The only reason why gas is flared in Nigeria is because the Nigerian government fails to abide by its own laws while the companies continue the practice to make excess profits. Oil companies in Nigeria can end gas flaring profitably without CDM credits. Gas flaring projects can only be suggested for CDM for the benefit of carbon market profiteers. This is a sad commentary for the CDM as a mechanism for global greenhouse gas reduction.
Climate Change in Nepal
Nepal’s vast changes in altitude over a comparatively small area make the country particularly susceptible to climate change. The lowest point in Nepal is 60 meters, while the highest is 8848 meters, and the climate varies dramatically from tropical to alpine.Nepal’s annual average temperature has risen by 0.06 degrees Celsius, and three snow-fed rivers have already shown signs of reduced flows. But the temperature in the Himalayas is increasing twice as fast, which is having serious impact on glaciers and glacial lakes.
The rapid melting of Himalayan glaciers is increasing the volume of water in glacial lakes. When these lakes become too full, they threaten to burst in torrential floods, called glacial lake outburst floods. These events cause extensive damage to roads, bridges, trekking trails, and villages, and people have also been killed by these events. At least 12 of these glacial lake outburst flows have been reported to date, and with continued regional warming, these events are likely become more common.
Twenty of Nepal’s 2,300 glacial lakes are identified as potentially dangerous for glacial lake outburst floods. But among these lakes, only one has mitigation measures in place.
In a few decades, when the glaciers have melted, water level in rivers will decline, meaning massive economic and environmental problems for people in Western China, Nepal, and Northern India.
Sagarmatha National Park
Sagarmatha National Park is dominated by Mount Everest, the highest peak in the world. The park is an area of exceptional natural beauty with dramatic mountains, glaciers and deep valleys, and it has been designated a World Heritage Site by the United Nations. But climate change seriously threatens the park’s glaciers and its ecosystems.
Currently in the Himalayas, 67 percent of glaciers are rapidly retreating. The Rika Samba in the Dhaulagiri region is retreating at a rate of 10 meters per year. This is very unusual as glacial movement is usually measured in millimeters.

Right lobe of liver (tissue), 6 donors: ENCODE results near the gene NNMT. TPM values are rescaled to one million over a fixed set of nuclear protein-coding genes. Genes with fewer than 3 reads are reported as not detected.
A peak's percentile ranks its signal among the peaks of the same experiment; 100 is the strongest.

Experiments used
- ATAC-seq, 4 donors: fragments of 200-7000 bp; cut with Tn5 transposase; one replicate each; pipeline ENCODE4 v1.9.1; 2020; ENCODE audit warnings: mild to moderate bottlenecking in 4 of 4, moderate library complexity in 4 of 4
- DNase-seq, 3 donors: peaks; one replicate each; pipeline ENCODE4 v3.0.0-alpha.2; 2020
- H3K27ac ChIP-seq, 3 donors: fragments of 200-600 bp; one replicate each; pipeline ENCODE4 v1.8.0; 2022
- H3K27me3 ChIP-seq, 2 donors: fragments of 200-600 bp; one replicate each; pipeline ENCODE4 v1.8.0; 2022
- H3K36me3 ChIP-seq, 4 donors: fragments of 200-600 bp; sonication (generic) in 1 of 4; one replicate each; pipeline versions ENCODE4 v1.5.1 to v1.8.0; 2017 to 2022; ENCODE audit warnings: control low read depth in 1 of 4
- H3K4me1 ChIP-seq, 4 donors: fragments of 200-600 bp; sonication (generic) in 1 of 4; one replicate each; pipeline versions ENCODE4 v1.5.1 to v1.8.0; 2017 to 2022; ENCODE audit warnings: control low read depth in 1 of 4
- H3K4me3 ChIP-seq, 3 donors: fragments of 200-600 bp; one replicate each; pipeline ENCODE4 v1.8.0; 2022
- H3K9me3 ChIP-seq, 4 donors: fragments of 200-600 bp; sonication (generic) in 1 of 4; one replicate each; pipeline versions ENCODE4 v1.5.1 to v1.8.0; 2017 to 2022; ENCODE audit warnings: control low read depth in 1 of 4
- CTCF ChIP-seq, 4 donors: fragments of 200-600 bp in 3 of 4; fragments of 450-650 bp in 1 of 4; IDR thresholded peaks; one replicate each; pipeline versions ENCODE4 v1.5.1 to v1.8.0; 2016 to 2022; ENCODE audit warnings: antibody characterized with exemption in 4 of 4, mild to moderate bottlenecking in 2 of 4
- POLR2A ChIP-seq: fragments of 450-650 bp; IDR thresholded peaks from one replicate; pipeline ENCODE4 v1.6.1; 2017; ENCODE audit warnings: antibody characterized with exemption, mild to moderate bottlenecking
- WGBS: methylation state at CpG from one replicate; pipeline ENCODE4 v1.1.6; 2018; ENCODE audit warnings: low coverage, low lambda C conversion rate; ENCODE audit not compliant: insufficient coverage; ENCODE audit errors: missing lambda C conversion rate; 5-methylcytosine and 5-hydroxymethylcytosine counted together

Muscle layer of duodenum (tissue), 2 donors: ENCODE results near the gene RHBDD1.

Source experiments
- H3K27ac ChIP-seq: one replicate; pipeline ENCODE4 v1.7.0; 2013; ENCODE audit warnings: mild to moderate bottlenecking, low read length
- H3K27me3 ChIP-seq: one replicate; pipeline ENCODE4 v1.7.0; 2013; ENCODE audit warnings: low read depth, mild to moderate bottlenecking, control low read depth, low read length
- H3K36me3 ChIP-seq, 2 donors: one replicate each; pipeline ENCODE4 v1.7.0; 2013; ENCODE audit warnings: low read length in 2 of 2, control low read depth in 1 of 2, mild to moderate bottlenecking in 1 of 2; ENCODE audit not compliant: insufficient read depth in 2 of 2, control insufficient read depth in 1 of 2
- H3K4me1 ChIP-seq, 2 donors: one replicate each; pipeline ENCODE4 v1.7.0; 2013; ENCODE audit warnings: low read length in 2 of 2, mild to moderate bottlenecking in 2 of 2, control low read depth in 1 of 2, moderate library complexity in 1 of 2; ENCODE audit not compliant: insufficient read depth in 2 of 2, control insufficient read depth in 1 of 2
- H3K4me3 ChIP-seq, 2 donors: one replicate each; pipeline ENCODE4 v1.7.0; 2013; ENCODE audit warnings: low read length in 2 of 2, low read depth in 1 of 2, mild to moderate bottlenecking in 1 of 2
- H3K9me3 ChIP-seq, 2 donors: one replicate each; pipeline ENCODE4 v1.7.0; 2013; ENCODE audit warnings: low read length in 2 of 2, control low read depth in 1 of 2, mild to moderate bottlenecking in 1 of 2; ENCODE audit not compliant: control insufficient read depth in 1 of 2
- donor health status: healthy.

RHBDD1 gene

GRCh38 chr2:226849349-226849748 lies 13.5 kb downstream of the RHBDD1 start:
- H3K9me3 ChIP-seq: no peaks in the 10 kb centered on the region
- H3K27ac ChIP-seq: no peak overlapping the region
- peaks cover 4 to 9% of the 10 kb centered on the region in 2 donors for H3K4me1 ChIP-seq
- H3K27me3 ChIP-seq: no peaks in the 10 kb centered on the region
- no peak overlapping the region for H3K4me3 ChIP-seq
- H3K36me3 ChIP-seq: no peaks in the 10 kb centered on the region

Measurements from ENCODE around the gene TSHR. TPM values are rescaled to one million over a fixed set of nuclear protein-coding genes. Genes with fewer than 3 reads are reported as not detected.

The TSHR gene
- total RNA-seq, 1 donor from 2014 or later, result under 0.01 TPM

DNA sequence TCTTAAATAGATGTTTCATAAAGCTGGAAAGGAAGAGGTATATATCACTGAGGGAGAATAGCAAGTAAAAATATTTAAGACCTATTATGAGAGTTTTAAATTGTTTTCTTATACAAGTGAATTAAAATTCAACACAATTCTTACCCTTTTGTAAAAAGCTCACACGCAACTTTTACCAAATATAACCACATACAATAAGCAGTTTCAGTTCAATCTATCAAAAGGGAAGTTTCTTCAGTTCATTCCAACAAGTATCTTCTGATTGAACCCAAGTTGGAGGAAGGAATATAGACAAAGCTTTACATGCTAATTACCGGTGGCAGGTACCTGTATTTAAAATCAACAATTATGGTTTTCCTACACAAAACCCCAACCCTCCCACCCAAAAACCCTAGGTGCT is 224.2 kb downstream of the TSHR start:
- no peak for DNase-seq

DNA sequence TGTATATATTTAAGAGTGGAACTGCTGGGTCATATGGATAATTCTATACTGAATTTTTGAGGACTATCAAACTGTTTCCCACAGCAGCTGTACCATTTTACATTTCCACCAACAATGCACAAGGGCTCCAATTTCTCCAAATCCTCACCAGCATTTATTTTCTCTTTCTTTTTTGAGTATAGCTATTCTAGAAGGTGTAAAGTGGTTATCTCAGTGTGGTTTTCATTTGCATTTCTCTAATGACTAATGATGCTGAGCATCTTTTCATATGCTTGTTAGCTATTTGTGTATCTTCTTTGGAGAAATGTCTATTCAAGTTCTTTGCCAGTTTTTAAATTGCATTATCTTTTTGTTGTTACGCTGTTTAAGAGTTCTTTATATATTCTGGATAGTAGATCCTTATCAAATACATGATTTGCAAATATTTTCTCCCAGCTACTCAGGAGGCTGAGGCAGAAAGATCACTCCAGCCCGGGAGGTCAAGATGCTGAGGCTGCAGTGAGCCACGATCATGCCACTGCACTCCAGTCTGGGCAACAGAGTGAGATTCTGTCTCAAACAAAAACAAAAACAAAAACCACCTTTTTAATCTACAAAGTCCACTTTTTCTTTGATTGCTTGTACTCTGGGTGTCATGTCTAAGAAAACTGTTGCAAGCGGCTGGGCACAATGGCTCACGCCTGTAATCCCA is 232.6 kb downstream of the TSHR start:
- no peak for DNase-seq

This glacial melting will eventually leave Sagarmatha National Park snowless, and will destroy the habitats of the endangered species in the park, such as the Snow Leopard and the Lesser Panda.
Friends of the Earth-Nepal has filed a claim at the United Nations to request the inclusion of Sagarmatha National Park in the list of world heritage in danger as a result of climate change and to ask for protective measures and action.
Nepal’s share in the global emission of greenhouse gases is almost nothing, but the consequences of global warming and climate change threaten to wash away vast areas of the country, including the region that is home to Mount Everest.
The Need for Action
It is imperative that actions are taken to cut greenhouse gas emissions around the world so that there is some chance of limiting the most severe impacts of global warming, like the loss of sacred places like Mount Everest.
Action must be taken by the largest emitters of greenhouse gases, such as the Group of 8 (G8) countries. These countries represent just 13 per cent of the world’s population, but account for 45 per cent of greenhouse gas emissions.
It is also important to get developing countries like Nepal on clean, renewable energy paths. There are clean alternatives to fossil fuels for power generation and energy, such as wind power, solar power, small hydropower, and biofuels, which should be fully explored as options for developing countries.
There is also a need to prepare people for the impacts of climate change that are already occurring. In Nepal, climate change is going to seriously impact the country’s water resources. Action is needed to help people understand what climate change means and to protect the poorest people from its effects